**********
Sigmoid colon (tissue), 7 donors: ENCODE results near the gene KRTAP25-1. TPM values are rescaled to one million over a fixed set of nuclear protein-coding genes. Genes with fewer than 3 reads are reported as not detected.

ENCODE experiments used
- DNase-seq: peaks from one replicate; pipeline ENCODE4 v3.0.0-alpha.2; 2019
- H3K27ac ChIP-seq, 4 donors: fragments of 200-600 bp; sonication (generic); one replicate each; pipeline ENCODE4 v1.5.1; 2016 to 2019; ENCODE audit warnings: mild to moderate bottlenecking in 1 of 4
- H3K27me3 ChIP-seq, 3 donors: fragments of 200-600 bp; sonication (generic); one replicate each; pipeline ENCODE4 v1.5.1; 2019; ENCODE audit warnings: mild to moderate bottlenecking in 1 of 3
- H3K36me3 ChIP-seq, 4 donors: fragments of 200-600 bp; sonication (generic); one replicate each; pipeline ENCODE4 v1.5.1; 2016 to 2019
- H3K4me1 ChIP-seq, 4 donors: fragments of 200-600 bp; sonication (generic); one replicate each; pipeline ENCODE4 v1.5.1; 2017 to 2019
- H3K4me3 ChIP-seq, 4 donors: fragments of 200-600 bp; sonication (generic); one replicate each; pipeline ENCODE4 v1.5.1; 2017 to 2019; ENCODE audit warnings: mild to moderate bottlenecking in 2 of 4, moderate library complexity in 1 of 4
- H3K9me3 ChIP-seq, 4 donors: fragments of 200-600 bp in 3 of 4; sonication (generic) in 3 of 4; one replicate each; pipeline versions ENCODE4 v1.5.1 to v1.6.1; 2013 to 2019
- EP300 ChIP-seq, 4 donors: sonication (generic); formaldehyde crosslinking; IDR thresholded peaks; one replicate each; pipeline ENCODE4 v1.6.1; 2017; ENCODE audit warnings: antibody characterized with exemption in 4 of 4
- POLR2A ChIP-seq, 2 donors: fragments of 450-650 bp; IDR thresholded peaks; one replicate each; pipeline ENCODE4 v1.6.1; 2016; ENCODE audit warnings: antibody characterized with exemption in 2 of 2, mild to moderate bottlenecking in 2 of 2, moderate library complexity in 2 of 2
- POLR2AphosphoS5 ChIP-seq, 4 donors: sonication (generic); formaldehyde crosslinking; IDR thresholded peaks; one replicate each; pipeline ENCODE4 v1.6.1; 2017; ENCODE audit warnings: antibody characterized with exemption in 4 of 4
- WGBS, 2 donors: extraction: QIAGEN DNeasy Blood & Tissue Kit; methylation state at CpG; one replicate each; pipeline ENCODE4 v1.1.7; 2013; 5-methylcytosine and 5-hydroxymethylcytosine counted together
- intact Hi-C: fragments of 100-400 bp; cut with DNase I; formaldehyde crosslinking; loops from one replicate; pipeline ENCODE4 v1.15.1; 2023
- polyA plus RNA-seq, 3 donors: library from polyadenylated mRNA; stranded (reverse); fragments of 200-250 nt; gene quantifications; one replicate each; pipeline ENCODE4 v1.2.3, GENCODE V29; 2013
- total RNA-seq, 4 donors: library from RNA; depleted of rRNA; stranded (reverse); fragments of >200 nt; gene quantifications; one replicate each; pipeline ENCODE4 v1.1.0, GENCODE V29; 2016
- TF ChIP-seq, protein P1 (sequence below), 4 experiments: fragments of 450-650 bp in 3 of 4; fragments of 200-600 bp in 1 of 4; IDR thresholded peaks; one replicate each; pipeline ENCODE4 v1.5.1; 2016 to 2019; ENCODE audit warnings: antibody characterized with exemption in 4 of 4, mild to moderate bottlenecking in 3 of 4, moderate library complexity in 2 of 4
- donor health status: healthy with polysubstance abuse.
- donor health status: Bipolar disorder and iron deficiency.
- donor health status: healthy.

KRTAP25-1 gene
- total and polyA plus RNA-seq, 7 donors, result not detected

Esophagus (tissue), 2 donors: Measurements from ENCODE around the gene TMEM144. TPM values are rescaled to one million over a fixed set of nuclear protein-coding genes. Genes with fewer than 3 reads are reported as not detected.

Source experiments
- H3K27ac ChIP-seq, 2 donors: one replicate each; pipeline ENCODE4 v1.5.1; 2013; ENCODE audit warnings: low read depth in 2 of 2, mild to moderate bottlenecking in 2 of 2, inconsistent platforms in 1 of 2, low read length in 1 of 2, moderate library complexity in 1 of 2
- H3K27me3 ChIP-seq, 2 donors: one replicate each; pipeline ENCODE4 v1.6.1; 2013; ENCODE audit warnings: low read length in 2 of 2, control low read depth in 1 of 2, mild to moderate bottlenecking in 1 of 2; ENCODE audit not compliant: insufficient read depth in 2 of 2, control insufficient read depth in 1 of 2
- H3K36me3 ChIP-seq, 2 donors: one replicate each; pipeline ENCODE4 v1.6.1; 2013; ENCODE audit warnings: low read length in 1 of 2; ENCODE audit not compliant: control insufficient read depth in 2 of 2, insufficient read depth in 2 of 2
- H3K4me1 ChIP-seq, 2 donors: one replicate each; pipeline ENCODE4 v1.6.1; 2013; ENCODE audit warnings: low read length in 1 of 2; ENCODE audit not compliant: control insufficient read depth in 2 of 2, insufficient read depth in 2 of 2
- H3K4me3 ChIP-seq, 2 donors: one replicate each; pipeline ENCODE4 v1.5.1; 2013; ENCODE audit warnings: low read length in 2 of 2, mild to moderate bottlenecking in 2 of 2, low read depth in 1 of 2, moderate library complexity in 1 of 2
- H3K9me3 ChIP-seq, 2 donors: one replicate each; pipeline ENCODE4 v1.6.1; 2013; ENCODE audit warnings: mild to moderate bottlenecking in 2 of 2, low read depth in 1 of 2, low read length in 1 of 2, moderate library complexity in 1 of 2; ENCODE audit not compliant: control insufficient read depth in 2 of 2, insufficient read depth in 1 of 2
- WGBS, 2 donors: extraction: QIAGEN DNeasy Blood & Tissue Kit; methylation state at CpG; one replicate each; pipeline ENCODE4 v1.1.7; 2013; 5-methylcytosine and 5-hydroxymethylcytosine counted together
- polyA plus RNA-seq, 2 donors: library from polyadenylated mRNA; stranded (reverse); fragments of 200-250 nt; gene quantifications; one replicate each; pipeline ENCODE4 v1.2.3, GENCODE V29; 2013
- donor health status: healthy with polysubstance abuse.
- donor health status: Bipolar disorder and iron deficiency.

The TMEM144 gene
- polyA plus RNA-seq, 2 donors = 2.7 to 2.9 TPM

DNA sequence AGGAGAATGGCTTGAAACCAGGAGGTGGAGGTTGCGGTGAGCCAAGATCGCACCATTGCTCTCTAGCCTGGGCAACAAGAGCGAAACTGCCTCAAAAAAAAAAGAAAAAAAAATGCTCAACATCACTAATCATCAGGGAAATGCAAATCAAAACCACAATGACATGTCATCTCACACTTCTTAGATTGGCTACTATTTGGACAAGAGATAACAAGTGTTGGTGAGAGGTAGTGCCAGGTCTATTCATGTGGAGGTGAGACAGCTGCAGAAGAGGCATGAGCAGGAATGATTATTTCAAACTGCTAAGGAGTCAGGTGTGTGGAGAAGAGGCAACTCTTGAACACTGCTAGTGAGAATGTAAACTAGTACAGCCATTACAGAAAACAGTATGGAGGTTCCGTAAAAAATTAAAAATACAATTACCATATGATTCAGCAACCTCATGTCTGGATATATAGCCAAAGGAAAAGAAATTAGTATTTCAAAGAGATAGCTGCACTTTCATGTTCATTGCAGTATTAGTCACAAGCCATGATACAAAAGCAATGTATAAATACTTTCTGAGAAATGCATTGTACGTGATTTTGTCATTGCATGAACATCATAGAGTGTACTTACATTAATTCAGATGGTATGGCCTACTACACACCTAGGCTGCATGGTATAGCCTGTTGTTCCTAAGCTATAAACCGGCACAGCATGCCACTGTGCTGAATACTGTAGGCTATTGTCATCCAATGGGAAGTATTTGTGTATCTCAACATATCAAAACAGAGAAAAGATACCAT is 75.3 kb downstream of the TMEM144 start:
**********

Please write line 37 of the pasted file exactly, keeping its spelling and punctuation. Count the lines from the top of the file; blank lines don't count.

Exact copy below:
DNA sequence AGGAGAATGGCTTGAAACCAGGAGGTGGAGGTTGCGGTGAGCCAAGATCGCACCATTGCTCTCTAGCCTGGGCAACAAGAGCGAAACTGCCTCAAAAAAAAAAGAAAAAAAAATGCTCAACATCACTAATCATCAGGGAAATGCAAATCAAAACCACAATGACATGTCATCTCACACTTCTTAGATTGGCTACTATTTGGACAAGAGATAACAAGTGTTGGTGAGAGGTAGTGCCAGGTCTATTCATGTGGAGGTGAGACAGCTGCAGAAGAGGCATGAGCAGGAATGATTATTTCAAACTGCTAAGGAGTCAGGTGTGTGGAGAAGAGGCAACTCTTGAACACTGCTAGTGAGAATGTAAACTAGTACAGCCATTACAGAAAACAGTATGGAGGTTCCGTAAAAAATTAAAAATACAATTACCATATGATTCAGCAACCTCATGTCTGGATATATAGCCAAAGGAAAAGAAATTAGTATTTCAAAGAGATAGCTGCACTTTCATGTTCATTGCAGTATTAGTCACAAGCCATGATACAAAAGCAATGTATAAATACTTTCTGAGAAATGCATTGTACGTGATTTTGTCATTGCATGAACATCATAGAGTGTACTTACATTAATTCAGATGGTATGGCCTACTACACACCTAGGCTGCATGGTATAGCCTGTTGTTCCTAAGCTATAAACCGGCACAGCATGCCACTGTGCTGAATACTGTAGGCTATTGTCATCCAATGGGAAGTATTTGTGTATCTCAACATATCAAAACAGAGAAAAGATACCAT is 75.3 kb downstream of the TMEM144 start: